Y La Bamba's Luz Mendoza on Healing, Music, and Rediscovery

Luz of Y La Bamba — photography by  Christal Angelique

Luz of Y La Bamba — photography by Christal Angelique

Luz Elena Mendoza began Y La Bamba in 2008 — the name not only deviates from the traditional folk dance, La Bamba, it’s reflective of Mendoza’s persona, her identity which proudly entwines with her Mexican roots. Like the traditional folk dance (bambolear, meaning to sway), there’s a distinct kind of movement in the way Luz carries herself even when she’s not on stage performing. This energy could be compared to a quiet but steady undercurrent, a pulse that hums powerfully but only clearly evident to those pausing to listen.

Mendoza’s journey began in a challenging place, an upbringing in a Mexican American household that engulfed her entire existence. Early on, the artist found herself face to face with life decisions many will never have to endure in their lifetime, a survivor who left home early on to explore a musical path. The journey hasn’t been easy for Mendoza, she wears her history, her turmoil, her passion and wisdom on her sleeve, she’s not hiding from her story but she emphasizes its layers. No story is simple.

These personal characteristics roll over into her offerings, music something that fills the many chapters of her adult life. Released in 2016 through Tender Loving Empire, Ojos Del Sol delivered a mixture of her native tongue, Spanish and also English. It’s an album that touches on Catholicism, her parents, and Mexican folk narratives. In “Libre” (translation: free) there’s a meandering, spiritual presence punctuating the song’s mood; a choir builds on Mendoza’s vocals, there’s something imaginative as the lyrics paint a picture of natural elements, animals, dreams and a place where it all comes together.

“I heard a screaming coming straight out
Of the evening
Where all the animals came
Together to have a talk
They spoke to higher places to protect
Of what the claim to stalk and all the
Fruits that they know so well if they
Come or not”

Melodic through and through, the song shifts over to Spanish halfway, the poeticism feels so true to Mendoza, it’s personal and while not hidden, can be easily overlooked if not paying attention.

A translation flows into something that deviates into prayer, it’s a beautiful plea asking for peace for her first mother, then her father, and brothers. This piece of the song is like a suspension in time and emotions, she honors her ties and the blood that connects them together.

These dual complexities run steadily throughout Ojos Del Sol, the good and bad, tribute to both present and past. Listeners will battle with the question of knowing if the artist is acknowledging both sides or if she is stuck in purgatory between the two.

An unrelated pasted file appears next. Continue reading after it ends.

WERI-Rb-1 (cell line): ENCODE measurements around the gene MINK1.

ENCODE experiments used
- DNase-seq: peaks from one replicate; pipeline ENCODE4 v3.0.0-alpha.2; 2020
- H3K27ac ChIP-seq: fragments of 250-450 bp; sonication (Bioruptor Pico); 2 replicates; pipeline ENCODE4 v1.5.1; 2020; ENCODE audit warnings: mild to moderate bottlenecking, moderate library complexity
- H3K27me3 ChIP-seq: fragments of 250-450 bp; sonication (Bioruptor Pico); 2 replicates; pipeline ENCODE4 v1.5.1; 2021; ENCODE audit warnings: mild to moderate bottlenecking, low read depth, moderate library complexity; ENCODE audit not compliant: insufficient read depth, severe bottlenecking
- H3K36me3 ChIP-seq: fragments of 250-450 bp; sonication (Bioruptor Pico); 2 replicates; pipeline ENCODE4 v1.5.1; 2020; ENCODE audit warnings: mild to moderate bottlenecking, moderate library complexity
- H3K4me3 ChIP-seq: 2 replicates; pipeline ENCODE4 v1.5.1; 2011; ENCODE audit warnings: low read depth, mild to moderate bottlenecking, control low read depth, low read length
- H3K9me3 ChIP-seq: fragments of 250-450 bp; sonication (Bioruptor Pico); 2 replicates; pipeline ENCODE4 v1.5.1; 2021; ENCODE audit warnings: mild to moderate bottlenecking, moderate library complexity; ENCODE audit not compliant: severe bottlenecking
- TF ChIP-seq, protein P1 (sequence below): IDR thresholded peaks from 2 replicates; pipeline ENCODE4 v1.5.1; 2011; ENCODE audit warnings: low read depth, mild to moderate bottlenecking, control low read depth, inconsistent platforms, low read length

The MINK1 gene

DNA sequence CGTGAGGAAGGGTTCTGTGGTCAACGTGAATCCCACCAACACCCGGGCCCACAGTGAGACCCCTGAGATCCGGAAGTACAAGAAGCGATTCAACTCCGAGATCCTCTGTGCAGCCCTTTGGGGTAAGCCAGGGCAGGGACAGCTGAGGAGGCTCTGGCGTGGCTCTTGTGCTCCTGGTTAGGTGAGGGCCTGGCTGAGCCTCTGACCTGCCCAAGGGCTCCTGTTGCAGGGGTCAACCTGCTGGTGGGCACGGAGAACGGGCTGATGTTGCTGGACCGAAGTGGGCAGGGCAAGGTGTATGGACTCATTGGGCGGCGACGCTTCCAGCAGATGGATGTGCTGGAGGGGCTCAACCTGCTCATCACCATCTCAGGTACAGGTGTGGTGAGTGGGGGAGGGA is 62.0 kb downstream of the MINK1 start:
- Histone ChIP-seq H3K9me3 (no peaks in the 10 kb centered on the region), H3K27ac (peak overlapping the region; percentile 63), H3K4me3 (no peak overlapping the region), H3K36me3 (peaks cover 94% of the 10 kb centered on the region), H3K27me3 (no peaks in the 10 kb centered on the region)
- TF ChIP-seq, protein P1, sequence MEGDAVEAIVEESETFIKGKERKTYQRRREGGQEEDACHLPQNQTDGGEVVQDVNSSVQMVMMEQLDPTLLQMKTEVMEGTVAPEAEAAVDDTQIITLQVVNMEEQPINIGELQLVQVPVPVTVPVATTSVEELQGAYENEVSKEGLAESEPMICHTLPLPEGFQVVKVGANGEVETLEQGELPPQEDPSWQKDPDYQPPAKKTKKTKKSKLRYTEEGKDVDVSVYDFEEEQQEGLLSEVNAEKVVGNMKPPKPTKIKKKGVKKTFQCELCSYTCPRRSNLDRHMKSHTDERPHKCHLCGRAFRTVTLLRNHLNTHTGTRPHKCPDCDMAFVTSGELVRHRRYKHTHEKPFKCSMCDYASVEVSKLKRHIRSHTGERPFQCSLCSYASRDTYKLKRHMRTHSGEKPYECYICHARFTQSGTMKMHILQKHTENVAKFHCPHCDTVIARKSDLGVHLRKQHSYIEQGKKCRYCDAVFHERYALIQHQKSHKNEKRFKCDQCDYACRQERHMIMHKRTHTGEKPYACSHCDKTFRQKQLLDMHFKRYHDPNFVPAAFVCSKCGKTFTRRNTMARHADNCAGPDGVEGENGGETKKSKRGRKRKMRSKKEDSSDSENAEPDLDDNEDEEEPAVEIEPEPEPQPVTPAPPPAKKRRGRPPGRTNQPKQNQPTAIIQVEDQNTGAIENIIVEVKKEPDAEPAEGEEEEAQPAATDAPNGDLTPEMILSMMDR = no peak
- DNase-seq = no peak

Luz Mendoza of Y La Bamba — photography by  Christal Angelique

Luz Mendoza of Y La Bamba — photography by Christal Angelique

In between Mendoza’s 2016 release of Ojos Del Sol and present time, the artist intentionally seeks and welcomes a healing stage of life. A true empath, Mendoza’s full fledged passion and commitment toward her community — family, friends, fellow artists — has taken a humanistic toll, encouraging her to seek a rebuilding type of solace from the world.

She explains it in the sense of how the barnyard owl exists and its natural function to operate through a streamlined, focused kind of vision. Mendoza relates to this type of controlled attention and how it applies to her need to hone in on certain aspects of her life, keeping the other trials and tribulations of her past at bay. She wants listeners and admirers of Y La Bamba to see this internal battle of not being able to simply “turn off” or practice ignorance to thrive within creativity. Instead, like in Mendoza’s personal experience of inherently adopting others’ emotions so easily, there’s no easy way to dodge such magnetism.

This struggle to be responsible, compassionate but also practicing self-care has been difficult for Mendoza. It’s also why she chooses to create content with true intention, only developing work when she arrives at that recharged pinnacle moment. In this way, she stresses the importance of surrounding herself with friends and colleagues who can support her on this journey.

As someone who takes on others’ experiences, absorbing the weight of their burdens (even if they’re not meaning to share it), this idea of surrounding oneself with advocates for her health is real; this continuous choice of dividing her energy into the right areas isn’t hard to see when talking to her or even when witness to her live performances. When she’s doing a set there’s a gentle forcefulness behind her music, the walls come down and there’s an outpour of the truths she’s carefully brought to the surface.

In recognizing the need for harmony, Mendoza understands how the healing process can powerful when surrounding oneself with fiends ready to step in — to listen or lend a voice when needed. A glimmer of comfort in knowing certain burdens can be shared is enough sometimes — especially as an empath who continuously piles on others’ worries onto her own.

It’s like a balancing act and every day she seeks out the equilibrium to achieve such harmony, her music being its own language that needs no translation to feel if listening with an open heart.

Stay tuned as we announce the release of Y La Bamba’s lastest single next week. Available for listening on Marmoset’s roster.

Posted on October 17, 2018 and filed under Artist Spotlights, Community, Marmoset, Music, Spotlight: Artists.